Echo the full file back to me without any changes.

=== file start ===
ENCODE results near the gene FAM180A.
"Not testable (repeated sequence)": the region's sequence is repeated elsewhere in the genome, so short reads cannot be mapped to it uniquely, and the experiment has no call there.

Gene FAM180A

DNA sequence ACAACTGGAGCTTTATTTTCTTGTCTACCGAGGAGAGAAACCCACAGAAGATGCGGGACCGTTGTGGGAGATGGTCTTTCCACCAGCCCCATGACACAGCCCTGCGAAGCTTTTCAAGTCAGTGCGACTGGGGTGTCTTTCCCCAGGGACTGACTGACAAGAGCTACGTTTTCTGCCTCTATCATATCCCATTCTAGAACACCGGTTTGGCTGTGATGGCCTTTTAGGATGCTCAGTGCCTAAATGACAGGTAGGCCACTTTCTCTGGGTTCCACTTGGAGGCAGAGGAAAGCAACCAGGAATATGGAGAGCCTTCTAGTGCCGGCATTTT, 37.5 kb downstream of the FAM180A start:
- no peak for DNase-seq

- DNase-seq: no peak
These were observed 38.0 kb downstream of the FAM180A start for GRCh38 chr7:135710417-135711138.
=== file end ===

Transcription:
ENCODE results near the gene FAM180A.
"Not testable (repeated sequence)": the region's sequence is repeated elsewhere in the genome, so short reads cannot be mapped to it uniquely, and the experiment has no call there.

Gene FAM180A

DNA sequence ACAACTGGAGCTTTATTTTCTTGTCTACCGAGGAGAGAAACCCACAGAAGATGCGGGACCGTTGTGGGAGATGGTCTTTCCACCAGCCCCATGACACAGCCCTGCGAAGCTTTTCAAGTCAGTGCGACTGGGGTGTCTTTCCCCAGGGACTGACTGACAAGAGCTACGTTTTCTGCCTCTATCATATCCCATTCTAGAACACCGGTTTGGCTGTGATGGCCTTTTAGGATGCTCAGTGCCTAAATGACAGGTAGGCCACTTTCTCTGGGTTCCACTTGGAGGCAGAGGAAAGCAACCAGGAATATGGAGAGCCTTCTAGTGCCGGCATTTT, 37.5 kb downstream of the FAM180A start:
- no peak for DNase-seq

- DNase-seq: no peak
These were observed 38.0 kb downstream of the FAM180A start for GRCh38 chr7:135710417-135711138.